Text: “Every year in late October we make a shrine of all of my family member who have passed away, like the one in Coco, and we put out their favorite things. For example we put tulips for my grandma and one of the great grandpa’s ties on the shrine. The idea is that in November 1st they will come visit the shrine and interact with the items and watch over us for the rest of that year in return for us honoring their memory. The shrines are called ofrendas and the kids usually make them but the parents make sure they are structurally sound and beautiful. Making ofrendas is one of my favorite things to do with my siblings and cousin.
Context: GB is originally from Madrid Spain but his mother has strong roots in Mexico, where the tradition was created centuries ago. GB told me stories about making the ofrendas with his siblings and was excited to show me pictures of an example of a shrine from a past holiday. The tradition is very important to GB’s mother because she would make a family ofrenda with her siblings as a child and it seems to be a very long standing tradition from her side of the family.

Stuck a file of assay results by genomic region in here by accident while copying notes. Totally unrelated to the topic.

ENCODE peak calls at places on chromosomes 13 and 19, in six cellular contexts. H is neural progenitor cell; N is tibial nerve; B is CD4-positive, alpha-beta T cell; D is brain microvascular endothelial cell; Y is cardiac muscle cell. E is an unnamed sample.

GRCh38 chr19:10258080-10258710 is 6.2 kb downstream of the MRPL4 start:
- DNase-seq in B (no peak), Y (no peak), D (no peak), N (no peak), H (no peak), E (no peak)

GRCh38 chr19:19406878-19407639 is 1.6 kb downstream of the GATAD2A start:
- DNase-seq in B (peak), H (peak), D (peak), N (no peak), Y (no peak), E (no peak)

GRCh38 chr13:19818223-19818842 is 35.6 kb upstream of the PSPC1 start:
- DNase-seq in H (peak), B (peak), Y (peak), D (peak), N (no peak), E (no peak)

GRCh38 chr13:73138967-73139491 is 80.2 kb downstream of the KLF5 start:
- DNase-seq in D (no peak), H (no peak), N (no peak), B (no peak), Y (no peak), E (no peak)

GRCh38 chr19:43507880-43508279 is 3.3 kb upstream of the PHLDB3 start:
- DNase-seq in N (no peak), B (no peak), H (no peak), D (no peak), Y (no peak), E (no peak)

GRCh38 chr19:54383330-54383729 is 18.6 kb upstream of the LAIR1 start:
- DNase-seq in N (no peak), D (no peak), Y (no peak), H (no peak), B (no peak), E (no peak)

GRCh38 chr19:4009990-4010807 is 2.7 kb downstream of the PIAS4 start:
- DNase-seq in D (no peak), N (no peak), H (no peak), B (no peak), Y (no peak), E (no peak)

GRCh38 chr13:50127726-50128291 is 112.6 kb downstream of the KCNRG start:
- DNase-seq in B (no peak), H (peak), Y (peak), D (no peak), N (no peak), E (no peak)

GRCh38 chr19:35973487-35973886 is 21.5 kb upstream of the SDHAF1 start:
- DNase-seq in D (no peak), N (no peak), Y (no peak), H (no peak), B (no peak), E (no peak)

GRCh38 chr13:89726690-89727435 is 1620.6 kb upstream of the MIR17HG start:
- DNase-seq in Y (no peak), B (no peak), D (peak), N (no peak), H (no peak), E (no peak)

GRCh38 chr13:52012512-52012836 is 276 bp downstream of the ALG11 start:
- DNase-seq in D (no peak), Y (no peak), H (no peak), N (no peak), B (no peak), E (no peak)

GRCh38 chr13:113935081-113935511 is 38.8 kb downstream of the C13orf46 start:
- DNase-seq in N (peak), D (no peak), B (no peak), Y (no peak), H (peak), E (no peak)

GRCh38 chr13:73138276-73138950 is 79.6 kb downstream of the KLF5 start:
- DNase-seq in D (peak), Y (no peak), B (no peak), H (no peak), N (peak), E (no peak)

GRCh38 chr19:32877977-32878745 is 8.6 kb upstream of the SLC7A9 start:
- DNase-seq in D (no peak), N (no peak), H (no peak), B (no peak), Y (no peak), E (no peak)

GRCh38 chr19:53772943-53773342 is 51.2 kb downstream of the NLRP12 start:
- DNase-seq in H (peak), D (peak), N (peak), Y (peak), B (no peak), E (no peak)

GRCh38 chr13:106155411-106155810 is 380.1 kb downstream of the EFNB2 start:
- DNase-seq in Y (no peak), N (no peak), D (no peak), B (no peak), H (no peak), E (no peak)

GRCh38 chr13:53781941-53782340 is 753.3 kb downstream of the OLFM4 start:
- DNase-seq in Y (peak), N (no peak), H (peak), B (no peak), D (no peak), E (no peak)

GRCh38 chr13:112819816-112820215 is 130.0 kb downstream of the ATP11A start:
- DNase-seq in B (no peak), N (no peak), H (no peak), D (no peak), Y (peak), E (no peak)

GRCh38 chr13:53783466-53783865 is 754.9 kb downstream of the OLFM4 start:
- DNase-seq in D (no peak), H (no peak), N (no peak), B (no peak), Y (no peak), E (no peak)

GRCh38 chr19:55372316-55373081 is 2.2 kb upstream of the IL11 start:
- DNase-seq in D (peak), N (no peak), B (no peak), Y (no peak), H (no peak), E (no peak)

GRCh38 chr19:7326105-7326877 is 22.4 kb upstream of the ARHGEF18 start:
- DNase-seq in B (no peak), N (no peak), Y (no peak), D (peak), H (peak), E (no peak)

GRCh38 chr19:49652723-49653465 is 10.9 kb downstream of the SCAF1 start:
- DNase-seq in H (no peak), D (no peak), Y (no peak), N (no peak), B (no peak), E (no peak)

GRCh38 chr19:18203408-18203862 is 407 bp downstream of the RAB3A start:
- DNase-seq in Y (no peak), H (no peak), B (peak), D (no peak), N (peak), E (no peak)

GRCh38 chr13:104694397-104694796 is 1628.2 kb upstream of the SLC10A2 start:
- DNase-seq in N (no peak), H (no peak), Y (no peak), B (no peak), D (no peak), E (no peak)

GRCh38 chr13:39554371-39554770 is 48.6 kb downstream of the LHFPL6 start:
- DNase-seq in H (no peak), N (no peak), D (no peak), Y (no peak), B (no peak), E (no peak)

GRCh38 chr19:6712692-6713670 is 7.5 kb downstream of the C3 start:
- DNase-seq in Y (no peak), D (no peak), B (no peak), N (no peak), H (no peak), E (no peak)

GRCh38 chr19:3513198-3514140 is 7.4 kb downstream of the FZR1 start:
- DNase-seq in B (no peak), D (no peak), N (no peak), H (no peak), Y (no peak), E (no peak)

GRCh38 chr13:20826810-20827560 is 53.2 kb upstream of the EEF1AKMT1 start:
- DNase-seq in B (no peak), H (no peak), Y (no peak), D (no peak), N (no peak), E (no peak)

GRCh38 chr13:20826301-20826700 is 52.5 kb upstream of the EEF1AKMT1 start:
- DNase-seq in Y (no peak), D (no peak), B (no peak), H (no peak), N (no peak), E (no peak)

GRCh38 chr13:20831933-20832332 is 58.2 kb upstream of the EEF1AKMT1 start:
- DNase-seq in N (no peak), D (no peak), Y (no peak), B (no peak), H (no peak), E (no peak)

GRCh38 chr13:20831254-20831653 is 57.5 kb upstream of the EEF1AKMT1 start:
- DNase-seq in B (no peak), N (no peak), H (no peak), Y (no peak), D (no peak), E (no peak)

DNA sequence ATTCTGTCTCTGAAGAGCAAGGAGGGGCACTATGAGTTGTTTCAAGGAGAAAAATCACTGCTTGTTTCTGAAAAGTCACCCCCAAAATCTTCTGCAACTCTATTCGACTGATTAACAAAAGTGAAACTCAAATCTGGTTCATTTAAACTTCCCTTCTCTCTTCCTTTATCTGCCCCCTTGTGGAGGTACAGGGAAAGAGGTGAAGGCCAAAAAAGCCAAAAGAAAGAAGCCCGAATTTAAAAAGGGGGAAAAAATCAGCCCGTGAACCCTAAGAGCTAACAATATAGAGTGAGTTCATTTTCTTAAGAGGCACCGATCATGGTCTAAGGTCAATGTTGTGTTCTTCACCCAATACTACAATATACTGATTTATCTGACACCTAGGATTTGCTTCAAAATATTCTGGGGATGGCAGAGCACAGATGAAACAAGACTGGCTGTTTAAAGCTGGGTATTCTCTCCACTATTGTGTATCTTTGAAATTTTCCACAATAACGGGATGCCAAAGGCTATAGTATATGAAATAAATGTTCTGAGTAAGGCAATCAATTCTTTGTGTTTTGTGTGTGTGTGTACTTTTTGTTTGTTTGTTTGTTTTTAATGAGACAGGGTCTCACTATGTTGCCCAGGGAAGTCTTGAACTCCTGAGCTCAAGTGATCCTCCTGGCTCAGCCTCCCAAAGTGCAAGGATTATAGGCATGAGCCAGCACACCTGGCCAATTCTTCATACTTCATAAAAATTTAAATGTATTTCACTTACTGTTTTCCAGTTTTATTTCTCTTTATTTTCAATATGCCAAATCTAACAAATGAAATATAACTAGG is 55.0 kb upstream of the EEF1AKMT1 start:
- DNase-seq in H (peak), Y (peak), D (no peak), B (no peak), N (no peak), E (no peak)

Analysis: The ofrendas are a central part of the Day of the Dead celebration, which is a time for families and communities to come together to remember and celebrate the lives of those who have passed away. The brightly decorated shrines are meant to welcome the spirits of the dead back to the world of the living, and they are often decorated with offerings such as food, drinks, and personal items that were important to the deceased. The twist of this tradition regards the fact that making these ofrendas means the ghosts of the dead will look over them for the rest of the year, because traditionally the dead can only interact with the living on the days of dia de los muertos. I think this addition is sweet, especially for younger children, for them to be able to feel close to loved ones they may have never gotten to meet. Furthermore, it is a great way for them to get to know what their family members were like based off of what they put on the ofrendas.